By Rachel Dworkin, archivist
Although few today remember his name, an Elmiran named Frank Hall was instrumental in shaping 19th century America’s image of Japan. In 1639, Japan’s ruling shogunate closed the country to all foreigners except for a select group of Chinese and Dutch traders. By the mid-1800s, the United States decided that really didn’t work for them and so, in 1853, the president dispatched Commodore Matthew Perry to Tokyo to force the country open with a little gunboat diplomacy. Between 1854 and 1858, the United States and Japan signed a series of treaties opening Japanese ports to American citizens. Under the treaties, Americans could not only dock in 6 Japanese ports, they could live there indefinitely, own and lease property, erect buildings, practice their own religion, and avoid prosecution in Japanese courts. The result was a massive influx in American tourists, missionaries, and businessmen.
Enter Francis “Frank” Hall. Born in Ellington, Connecticut in 1822, Hall had come to Elmira in 1842 at age 19 with a wagon load of books and a dream. It took him a few years to get off the ground but, by 1845, Hall’s bookstore was a staple of the community and the hangout for the village’s intellectual set. Hall quickly became attached to Elmira. He invited several of his brothers to join him in business, married a local girl (who tragically died), and was elected to public office. He was a driving force behind the creation of Woodlawn Cemetery, Elmira College, and Elmira Free Academy, and helped to bring the Lyceum lecture circuit to the village.
|Francis "Frank" Hall, 1822-1902|
In 1859, he sold his store to his brothers Frederic and Charles, and headed for Japan. One of his dear friends, R.S. Brown, was heading to Japan as a missionary and asked Hall to join him on the voyage. In order to support himself in his travels, Hall took a position as Japan correspondent for the New York Tribune. Hall arrived at Yokohama, Japan on November 1, 1859. For the next six years, his 70 plus articles in the New York Tribune, Elmira Weekly Advertiser, and Home Journal would provide American readers with a window to a country few of them would ever get to visit.
Hall’s time in Japan was one of the most tumultuous periods in the country’s history. Uncontrolled foreign trade resulted hyper-inflation and the collapse of Japan’s gold standard system. Conflict between the shogun and the daimyos, or Japan’s noble class, resulted in multiple assassinations and four different armed rebellions. Even though the United States was in the midst of its own civil war, Hall’s monthly articles describing this political and economic turmoil received both a surprising amount of space and prominent placement. His coverage of the naval battle between the USS Wyoming and Choshu ships at Shimonoseki took the front page on October 2, 1863.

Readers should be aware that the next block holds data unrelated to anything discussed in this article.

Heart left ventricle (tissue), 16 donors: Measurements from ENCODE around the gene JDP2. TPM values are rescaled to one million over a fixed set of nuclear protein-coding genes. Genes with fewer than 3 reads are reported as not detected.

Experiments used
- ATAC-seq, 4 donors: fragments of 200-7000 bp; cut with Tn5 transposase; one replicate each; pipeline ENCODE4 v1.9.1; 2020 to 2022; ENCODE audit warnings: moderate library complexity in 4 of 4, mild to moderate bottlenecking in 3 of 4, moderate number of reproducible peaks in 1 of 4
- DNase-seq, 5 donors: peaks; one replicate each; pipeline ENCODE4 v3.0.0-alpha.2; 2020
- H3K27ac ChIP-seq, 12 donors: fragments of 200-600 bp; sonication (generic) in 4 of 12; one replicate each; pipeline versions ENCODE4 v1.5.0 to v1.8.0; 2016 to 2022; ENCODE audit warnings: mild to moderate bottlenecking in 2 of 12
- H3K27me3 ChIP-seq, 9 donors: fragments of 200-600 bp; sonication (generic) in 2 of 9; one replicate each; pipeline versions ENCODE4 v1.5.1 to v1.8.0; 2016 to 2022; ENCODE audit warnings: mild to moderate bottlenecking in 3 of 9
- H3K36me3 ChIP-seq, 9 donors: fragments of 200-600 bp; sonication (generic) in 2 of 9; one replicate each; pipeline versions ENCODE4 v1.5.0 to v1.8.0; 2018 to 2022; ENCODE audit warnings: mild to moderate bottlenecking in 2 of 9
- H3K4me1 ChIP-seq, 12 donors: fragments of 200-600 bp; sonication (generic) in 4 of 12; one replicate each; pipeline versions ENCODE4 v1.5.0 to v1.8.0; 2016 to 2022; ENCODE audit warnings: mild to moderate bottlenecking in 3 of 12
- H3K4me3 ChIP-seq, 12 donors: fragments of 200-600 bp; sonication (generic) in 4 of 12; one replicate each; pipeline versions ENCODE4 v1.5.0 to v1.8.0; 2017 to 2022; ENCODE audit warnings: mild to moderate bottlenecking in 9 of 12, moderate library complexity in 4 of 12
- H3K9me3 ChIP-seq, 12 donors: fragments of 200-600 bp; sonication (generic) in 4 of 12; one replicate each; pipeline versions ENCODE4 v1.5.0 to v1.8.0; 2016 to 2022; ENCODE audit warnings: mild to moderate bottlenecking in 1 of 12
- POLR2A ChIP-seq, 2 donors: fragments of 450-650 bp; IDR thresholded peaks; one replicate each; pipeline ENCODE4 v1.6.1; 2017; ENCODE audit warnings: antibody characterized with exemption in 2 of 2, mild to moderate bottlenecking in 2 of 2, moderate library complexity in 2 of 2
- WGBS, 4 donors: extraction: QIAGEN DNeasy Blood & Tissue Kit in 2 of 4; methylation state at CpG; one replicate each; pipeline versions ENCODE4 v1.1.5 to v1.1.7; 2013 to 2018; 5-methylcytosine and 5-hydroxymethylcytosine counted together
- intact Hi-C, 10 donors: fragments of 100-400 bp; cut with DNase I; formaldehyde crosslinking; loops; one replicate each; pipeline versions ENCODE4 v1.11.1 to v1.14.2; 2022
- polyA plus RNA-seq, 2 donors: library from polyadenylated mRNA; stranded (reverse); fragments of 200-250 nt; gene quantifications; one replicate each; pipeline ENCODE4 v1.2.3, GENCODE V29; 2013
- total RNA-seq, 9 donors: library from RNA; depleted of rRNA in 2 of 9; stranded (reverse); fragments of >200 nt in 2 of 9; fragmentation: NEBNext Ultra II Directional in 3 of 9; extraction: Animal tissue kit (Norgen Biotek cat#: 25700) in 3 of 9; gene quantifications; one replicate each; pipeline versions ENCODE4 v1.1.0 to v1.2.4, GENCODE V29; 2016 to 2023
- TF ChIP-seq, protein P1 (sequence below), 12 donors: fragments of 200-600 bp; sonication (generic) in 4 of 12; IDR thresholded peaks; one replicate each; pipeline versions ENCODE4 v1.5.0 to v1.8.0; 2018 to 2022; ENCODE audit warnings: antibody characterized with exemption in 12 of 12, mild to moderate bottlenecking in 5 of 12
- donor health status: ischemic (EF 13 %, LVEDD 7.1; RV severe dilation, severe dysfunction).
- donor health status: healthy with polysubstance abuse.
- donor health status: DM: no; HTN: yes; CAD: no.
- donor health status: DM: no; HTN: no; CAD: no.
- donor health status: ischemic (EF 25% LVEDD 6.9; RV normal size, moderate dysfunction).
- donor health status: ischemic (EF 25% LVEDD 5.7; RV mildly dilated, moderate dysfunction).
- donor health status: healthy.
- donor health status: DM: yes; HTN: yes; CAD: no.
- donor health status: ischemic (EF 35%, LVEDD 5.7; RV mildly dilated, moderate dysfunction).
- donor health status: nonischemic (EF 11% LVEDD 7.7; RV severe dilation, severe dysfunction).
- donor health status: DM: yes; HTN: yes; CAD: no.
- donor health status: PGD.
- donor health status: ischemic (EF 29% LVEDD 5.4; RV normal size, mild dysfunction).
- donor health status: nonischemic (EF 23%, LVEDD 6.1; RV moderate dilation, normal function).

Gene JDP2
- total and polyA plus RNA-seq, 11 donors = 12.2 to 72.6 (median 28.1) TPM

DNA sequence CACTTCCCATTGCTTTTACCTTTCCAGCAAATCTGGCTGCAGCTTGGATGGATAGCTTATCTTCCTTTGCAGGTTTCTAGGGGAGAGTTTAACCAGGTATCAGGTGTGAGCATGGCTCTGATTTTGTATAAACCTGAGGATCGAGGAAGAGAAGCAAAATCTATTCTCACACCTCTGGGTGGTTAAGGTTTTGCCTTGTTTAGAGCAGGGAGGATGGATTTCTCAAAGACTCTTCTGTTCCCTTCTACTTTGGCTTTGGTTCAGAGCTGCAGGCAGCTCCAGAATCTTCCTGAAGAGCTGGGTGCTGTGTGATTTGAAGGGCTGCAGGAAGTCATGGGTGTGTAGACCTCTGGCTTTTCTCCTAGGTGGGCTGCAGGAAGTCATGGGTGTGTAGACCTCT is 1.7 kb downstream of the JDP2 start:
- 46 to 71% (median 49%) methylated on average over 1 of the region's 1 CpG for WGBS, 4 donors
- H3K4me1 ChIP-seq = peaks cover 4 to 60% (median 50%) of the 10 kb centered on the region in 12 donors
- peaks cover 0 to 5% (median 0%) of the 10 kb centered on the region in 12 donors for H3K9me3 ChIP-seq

|Front page of New-York Tribune, October 2, 1863|
But Hall wasn’t just reporting about the events of the day. Part travel-writer, part anthropologist, he crafted vivid descriptions of the culture and landscape of Japan as well. His articles contain accounts of festivals, children’s games, earthquakes, firefighters, snow-capped peaks, terrible storms, bustling cityscapes, and government surveillance. Here, Hall describes the port city of Hakodate in an article from December 29, 1860:
It is well built after the Japanese way, with spacious streets of two rods in width, laid out with regularity, well sewered and kept clean by daily and repeated sweepings. The houses differ from those to the southward in few respects. A large number of them are weather-boarded with broad strips of bark placed vertically...Tiled and thatched roofs are mostly supplanted by shingle roofs, and these neither pegged or nailed down, but secured by stones from a child’s to a man’s head in bigness. The aspect of continuous roofs of the streets, when viewed from an eminence, is that of a Vermont sheep pasture for stoniness.
Hall left Japan on July 5, 1866, a much richer man than when he arrived. In addition to his work for the newspaper, he had become an agent for and, later, co-owner of Walsh, Hall & Co., an export company specializing in tea and silks. Even though he sold his shares before returning to Elmira, he continued to remain in contact with his various Japanese friends and business associates. He also kept an extensive collection of Japanese art and artifacts in his home at 213 College Avenue. In fact, until his death in 1902, he was known locally as Japanese Frank Hall.
|Japanese art in Hall's home at 213 College Ave|
While we here at CCHS have a good-sized collection of papers from Hall’s business and estate, we do not have his journals from his time in Japan. Those are held by the Cleveland Library’s John G. White Collection of Orientalia. In 2001, the diaries were annotated and published as Japan Through American Eyes: The Journal of Francis Hall, 1859-1866, edited by F.G. Notehelfer. We have 2 copies if anyone is interested in reading.